Internet Popularity - Are You Faking It?

August 23, 2008

If the Internet was a popularity contest would you consider yourself a faker? Lots of websites and blogs seem to be faking it until they make it. But does it really work - and why?

Untwisted Vortex ran this article on How To Expose Fake RSS Subscriber Numbers. It seems that many bloggers do fake their subscriber numbers and it’s a fairly easy thing to do.

Lately, I’ve seen blogs with similar traffic to mine claim to have between 10 and 100 times as many subscribers. Either that’s lots of folk not coming back, or they’re faking their subscriber numbers. But why on earth would anyone want to do that?

I guess a lot of it is to do with perceived popularity. If you make your website or your blog seem popular, plenty more people will want to visit it and subscribe. It’s human nature - the vast majority want to follow the crowd. And it’s not just those who fake their RSS stats that do this.

Anyone who does something to drive a huge amount of traffic to their website or blog, to increase their site stats, could be accused of faking it, to make their website seem more popular. But where does it all end? Marketing is essential in any business and any activity that is designed to bring more people to your website, falls under the umbrella of marketing.

I personally don’t publish subscriber numbers on this site. But is there really anything wrong with making your business appear more popular, so long as you can deliver the goods? What do you think? Is it ok to fake it until you make it? And are some ways of Internet Marketing more ethical than others?

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27 Responses to “Internet Popularity - Are You Faking It?”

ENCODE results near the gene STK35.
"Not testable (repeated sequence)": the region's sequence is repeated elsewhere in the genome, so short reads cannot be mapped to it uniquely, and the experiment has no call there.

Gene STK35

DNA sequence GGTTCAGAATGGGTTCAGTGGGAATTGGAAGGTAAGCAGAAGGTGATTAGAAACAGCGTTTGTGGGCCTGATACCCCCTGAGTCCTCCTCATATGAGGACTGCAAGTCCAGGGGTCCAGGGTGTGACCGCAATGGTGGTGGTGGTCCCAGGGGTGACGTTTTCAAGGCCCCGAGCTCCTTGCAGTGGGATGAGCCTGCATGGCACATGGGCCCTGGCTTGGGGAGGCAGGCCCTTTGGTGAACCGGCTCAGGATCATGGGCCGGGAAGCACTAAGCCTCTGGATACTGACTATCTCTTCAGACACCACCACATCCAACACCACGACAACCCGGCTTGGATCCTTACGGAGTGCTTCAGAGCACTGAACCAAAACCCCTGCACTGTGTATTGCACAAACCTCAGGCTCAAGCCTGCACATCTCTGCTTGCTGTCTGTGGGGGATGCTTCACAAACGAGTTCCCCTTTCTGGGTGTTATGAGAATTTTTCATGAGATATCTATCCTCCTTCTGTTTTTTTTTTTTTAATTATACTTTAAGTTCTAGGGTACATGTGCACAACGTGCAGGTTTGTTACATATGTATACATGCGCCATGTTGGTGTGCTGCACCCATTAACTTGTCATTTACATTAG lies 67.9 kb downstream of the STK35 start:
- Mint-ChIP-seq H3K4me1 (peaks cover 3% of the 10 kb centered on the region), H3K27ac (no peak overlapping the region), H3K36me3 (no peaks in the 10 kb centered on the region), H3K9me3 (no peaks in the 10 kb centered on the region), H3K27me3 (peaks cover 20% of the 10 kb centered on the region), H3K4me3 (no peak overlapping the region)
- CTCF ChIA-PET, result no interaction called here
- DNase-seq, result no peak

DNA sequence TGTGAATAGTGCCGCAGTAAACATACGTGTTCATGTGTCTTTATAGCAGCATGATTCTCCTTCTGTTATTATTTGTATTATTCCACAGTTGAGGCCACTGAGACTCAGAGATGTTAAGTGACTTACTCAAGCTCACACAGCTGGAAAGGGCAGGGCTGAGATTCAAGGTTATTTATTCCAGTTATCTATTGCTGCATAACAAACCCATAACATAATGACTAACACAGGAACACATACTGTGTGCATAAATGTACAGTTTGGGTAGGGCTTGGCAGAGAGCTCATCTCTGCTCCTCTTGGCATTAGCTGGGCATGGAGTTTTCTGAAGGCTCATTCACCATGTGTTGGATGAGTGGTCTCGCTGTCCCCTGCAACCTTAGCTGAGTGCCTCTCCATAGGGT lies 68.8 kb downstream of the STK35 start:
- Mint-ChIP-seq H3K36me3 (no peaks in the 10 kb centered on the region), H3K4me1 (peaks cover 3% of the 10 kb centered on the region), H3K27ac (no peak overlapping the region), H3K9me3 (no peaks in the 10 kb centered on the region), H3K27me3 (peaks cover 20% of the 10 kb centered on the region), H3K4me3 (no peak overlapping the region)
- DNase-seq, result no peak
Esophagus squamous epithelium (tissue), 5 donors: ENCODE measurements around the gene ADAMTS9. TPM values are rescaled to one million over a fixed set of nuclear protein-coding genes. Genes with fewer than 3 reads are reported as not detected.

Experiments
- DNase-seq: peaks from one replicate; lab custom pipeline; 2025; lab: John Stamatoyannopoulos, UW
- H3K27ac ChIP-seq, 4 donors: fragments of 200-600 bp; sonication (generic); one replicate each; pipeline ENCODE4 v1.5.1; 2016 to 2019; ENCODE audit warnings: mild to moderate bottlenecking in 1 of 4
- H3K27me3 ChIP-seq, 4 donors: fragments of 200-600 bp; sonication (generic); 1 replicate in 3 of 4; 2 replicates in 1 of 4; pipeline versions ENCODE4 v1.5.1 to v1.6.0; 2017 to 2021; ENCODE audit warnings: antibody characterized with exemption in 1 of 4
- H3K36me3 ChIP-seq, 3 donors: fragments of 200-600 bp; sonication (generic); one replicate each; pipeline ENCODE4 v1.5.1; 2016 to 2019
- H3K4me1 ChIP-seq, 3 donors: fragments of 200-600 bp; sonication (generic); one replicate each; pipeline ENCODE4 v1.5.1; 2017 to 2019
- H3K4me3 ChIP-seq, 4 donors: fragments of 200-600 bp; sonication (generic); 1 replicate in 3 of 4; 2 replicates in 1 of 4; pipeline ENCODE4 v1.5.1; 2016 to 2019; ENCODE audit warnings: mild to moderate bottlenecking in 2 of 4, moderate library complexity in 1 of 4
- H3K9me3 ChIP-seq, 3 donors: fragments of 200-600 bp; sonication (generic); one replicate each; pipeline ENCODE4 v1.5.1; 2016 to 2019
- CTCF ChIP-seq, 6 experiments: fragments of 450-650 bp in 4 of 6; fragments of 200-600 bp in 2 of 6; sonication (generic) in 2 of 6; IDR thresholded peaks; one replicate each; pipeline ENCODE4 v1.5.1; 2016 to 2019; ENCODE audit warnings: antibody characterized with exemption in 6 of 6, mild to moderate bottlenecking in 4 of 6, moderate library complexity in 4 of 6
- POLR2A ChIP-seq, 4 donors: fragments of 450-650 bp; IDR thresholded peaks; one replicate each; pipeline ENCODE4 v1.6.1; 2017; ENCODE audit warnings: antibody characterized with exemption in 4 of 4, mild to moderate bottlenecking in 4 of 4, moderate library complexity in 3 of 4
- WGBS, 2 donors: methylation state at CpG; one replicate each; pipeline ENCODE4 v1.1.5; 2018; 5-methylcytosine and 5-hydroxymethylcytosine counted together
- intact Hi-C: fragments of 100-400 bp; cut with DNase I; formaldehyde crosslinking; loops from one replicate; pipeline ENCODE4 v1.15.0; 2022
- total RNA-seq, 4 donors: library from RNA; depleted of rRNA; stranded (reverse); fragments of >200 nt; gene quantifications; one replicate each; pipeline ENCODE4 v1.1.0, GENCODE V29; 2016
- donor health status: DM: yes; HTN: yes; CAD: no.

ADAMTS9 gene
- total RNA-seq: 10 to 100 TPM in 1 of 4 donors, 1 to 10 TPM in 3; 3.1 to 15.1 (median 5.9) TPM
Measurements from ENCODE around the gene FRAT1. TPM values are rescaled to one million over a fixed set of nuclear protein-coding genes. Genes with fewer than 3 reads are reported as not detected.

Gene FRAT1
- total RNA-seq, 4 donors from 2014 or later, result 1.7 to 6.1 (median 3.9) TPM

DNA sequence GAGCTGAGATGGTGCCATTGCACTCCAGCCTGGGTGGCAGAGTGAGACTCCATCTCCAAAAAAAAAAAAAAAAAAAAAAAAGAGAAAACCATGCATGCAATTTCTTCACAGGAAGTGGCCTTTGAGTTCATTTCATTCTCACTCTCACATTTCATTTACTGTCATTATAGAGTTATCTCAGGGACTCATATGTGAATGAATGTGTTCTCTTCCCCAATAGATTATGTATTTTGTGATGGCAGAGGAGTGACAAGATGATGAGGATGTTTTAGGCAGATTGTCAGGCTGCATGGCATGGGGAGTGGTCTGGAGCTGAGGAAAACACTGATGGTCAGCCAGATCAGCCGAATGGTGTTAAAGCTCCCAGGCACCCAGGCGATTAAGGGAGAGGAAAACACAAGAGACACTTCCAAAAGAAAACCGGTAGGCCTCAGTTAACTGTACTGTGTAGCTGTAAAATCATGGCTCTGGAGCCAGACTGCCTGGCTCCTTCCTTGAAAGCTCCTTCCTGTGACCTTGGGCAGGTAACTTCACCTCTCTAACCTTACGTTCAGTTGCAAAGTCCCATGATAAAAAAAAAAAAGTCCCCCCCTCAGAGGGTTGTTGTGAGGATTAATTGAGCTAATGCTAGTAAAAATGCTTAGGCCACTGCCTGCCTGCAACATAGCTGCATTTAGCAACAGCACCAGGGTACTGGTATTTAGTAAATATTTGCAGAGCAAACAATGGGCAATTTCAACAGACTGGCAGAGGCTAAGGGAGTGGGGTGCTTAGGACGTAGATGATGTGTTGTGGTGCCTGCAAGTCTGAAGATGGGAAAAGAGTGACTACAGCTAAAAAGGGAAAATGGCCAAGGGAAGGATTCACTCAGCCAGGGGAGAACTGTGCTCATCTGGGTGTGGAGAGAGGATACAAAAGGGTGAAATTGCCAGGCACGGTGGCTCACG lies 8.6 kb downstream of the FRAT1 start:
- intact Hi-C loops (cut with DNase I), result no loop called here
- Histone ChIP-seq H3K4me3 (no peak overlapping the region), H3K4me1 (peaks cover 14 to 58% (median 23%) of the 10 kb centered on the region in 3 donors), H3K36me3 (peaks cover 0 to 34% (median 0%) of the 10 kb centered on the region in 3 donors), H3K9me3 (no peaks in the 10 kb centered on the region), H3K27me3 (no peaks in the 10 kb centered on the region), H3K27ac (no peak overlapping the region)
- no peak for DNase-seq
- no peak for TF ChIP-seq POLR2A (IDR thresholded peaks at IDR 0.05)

1. Mike Goad on August 24th, 2008 12:51 am

    If you make a habit of faking it, at what point do you stop? Also, if you’re faking something, is it reflected in other things you do on your blog? And, finally, the people that are impressed by numbers probably won’t be sticking around long anyhow.

    So, I guess, I don’t think it’s a good idea to fake it. I also think the effort needed to do it could be spent doing other things, like networking online.

    Mike Goad’s last blog post..I was told yesterday that my last day of work is next Friday!

  2. Vered on August 24th, 2008 12:55 am

    I don’t think that tool is too useful because it relies on Feedburner stats and apparently those can be tinkered with too:

    How to get 2500 new subscribers overnight

    I think that the only way to get an estimate of where a blog stands compared to your blog as far as subscribers go, is to subscribe to their blog in Google Reader and check the stats that Google Reader provides for each subscription.

    While it’s only a fraction of the total number of subscribers, and likely not foolproof, at least it can’t be tinkered with (as far as I know) so it can give you a sense of how many readers that blog REALLY has, compared with your blog.

    The former attorney in me is thinking that if a blogger fakes her subscriber count and gets direct ads as a result, in a way that’s fraud. They are actively misleading the advertisers who believe they are getting more exposure than they actually get.

    Misleading readers is not fraud, but certainly unethical.

    I think I am going to write about this too. Maybe next week.

    Vered’s last blog post..Obsessed With SEO?

  3. cathlawson on August 24th, 2008 12:57 am

    Hi Mike - that is a good point. Where do folk stop? And I guess, even if you weren’t faking, or exaggerating stuff in your blog content, people might assume you were. After all, if people are willing to exaggerate one thing - how far are they willing to go?

    Also, time spent doing that faking is a good point. If it’s going to be time consuming - I guess it may well be better to spend that time on networking instead.

  4. cathlawson on August 24th, 2008 1:04 am

    Hi Vered - Did you have a good time at the game?

    I guess I don’t tinker with Google Reader enough because I didn’t realise you did that.

    The advertising thing is a really good point. I guess a lot of people want to increase their number of subscribers to sell advertising space. And if they’re faking that sum to make more money for their ad space then they definitely would be committing fraud wouldn’t they?